Supreme Court Judgement – It looks like 20% of the annual housing target will still continue to be delivered by appeal

On the 10th May 2017, the Supreme Court handed down its Judgement on the application and meaning of paragraph 14 and 49 of the National Planning Policy Framework (NPPF).  The Judgement will have wide ramifications for the planning and development industry.

The Supreme Court case was brought to court by Suffolk Coastal District Council and Cheshire East Borough Council, against a Court of Appeal decision issued in March 2016.  The Court of Appeal case came about after two appeals were decided wherein each Inspector gave differing weights to policies that were considered to be ‘relevant policies for the supply of housing’ where a Council do not have a five-year housing land supply.

The Supreme Court noted that the main issue is not how to define these particular policies, but whether there is a five-year housing land supply in accordance with the objectives set by paragraph 47.

If there is a failure in that respect, it matters not whether the failure is because of the inadequacies of the policies specifically concerned with housing provision, or because of the over-restrictive nature of other non-housing policies.  The shortfall is enough to trigger the operation of the second part of paragraph 14.”

Whilst the Supreme Court had found the Court of Appeal had interpreted paragraph 49 incorrectly it did agree that is it paragraph 14, not paragraph 49, that provides the “substantive advice by reference to which the development plan policies and other material considerations relevant to the application are expected to be assessed.”  As a result, if a Council does not have a five-year housing land supply then no planning judgement is necessary to engage paragraph 14 and the decision maker will need to decide on the weight given to relevant policies, subject to the ‘tilted balance’.

Our view

The judgement reaffirms the primacy of the development plan, even where Councils cannot demonstrate a 5-year housing land supply.  It is expected that this decision will encourage Councils to rely on countryside protection policies to refuse applications, which will mean Inspectors will be required to make a judgement on the weight to give to these policies when this situation occurs.  Whilst this decision does allow Councils to give reduced weight to their own policies if they do not have a five-year housing land supply, we do not consider this is likely to happen.

This Judgement and the recent Written Ministerial Statement (December 2016) changed the ‘goal posts’ in areas with a Neighbourhood Plan where Councils are now only required to demonstrate a three-year housing land supply.  It is becoming increasingly difficult for appellants to ensure Inspectors are in a position to give sufficient weight to material considerations in favour of the appeal, where sites are in conflict with an adopted development plan or neighbourhood plan.  With Councils in such a strong position, we envisage that over the next few years there will be a new emphasis on promoting sites for the next stage of development plans; where Councils have only adopted their Core Strategy and still need to adopt a Site Allocations Document.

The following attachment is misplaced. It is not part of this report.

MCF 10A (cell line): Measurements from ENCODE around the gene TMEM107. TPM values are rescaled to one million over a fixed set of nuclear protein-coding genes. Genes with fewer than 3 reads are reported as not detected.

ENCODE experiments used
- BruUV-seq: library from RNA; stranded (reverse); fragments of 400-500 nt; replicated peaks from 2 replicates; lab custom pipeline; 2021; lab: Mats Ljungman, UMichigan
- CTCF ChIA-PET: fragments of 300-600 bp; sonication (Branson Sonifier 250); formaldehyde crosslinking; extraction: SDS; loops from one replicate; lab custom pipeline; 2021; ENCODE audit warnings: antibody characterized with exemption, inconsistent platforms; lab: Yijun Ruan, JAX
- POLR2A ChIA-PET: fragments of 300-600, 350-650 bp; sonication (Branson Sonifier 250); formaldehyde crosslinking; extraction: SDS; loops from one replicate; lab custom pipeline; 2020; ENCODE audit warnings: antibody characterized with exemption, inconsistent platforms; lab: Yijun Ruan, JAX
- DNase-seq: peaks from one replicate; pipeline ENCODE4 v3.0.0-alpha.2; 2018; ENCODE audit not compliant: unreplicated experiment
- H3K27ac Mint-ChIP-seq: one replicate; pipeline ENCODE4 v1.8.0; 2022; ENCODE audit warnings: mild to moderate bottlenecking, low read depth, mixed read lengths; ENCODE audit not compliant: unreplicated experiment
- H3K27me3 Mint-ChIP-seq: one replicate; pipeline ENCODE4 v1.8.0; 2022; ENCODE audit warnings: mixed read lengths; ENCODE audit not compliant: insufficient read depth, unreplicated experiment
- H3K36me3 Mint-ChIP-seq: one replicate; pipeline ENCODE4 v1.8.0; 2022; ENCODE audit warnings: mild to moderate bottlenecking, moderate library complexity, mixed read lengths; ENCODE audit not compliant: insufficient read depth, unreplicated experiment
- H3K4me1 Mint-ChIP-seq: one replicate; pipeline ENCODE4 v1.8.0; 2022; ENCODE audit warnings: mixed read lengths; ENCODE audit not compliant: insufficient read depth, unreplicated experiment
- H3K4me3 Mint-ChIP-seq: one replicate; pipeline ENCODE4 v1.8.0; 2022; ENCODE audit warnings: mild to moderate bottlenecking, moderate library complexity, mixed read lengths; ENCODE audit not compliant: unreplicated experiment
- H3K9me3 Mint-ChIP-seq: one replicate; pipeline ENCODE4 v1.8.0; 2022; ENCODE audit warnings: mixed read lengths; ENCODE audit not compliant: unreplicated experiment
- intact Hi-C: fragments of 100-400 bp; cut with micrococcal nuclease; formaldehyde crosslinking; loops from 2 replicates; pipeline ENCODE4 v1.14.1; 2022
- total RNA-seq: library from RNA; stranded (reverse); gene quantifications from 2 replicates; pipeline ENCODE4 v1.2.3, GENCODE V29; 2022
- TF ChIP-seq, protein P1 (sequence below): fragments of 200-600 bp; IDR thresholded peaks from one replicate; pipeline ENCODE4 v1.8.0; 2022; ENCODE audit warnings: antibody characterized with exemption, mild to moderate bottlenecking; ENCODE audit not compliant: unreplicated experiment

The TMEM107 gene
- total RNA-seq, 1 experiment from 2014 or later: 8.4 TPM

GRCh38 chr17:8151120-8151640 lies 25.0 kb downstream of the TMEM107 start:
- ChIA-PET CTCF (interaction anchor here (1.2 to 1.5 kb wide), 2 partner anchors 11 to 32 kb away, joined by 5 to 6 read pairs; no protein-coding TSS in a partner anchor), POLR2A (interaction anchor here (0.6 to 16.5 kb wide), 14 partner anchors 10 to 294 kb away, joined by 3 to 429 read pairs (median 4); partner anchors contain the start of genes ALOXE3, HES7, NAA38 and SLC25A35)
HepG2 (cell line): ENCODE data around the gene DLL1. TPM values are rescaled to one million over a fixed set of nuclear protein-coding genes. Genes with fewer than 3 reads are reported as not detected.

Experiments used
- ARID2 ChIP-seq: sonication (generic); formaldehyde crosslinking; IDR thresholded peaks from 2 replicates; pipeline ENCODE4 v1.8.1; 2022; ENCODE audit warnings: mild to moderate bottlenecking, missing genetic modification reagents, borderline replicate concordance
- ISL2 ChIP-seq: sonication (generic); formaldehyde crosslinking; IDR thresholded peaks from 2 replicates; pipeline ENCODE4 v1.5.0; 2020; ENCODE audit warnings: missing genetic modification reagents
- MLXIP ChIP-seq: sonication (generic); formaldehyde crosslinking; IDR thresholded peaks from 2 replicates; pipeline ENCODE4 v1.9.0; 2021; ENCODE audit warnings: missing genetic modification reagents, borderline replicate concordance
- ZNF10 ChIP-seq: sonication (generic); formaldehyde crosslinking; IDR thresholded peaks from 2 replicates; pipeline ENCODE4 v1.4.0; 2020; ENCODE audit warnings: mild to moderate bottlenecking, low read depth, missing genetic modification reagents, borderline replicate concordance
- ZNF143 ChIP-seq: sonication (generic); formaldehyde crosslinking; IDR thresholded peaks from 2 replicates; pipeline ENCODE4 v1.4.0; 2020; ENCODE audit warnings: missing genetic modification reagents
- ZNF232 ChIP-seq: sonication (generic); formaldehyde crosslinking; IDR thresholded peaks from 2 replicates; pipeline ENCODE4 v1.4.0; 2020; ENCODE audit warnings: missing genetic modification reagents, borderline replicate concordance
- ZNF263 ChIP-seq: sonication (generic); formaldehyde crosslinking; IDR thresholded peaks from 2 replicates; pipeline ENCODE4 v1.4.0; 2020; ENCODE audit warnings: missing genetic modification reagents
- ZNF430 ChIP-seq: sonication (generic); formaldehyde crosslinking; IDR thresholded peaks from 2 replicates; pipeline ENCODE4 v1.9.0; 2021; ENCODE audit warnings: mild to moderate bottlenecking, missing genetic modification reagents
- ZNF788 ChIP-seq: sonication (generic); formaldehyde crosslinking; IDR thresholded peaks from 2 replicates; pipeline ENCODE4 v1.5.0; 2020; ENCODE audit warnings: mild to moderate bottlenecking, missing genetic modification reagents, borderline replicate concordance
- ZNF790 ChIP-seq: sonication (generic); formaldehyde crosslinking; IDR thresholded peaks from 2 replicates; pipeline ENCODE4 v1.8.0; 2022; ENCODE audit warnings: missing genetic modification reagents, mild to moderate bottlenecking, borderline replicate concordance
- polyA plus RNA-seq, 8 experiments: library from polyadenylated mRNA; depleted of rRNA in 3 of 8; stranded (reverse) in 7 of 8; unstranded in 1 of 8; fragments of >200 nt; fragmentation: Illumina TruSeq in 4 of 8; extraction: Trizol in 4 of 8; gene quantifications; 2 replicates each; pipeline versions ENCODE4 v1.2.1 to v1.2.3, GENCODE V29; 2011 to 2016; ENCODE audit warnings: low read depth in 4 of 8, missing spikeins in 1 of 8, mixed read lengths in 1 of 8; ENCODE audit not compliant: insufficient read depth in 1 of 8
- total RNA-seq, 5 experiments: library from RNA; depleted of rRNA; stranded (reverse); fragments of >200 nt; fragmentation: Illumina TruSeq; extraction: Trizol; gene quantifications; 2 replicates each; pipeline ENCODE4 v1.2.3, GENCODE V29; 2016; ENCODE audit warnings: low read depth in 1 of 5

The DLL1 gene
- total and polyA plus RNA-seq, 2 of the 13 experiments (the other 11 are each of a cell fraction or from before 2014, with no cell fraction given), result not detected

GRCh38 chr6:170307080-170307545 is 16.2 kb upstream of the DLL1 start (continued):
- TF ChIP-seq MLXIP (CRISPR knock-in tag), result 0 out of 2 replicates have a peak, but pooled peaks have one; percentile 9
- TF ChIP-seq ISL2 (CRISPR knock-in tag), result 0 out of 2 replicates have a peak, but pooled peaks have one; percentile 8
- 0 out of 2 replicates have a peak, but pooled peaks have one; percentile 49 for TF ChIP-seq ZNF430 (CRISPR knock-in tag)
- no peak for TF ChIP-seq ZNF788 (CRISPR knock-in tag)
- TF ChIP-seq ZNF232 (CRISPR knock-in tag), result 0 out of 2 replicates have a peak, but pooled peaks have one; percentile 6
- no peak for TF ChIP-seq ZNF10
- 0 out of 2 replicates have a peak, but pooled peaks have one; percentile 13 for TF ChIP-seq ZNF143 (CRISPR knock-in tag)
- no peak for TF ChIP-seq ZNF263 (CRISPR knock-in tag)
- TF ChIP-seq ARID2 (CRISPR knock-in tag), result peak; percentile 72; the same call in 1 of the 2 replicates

What has not changed, as a result of this Judgement is the effects of being in a more precarious position: where Councils do not have an adopted development plan, cannot identify a five-year housing land supply or where there is no neighbourhood plan.  It is felt that these authorities are likely to be the focal point of activity in the development industry, until the next Judgement or Ministerial Statement presumably shifts emphasis again.

We consider this Judgement will likely result in an increase in appeals.  This is at a time when there are more appeals being heard than ever; research by Indigo Planning has shown that 40,000 dwellings were approved at appeal in 2016.  To put this in perspective this represents 20% of the Government’s stated target number of 200,000 homes per annum.  This clearly demonstrates that the current plan-led system is creaking and may not be fit for purpose.

Gareth Sibley

Senior Planning Consultant

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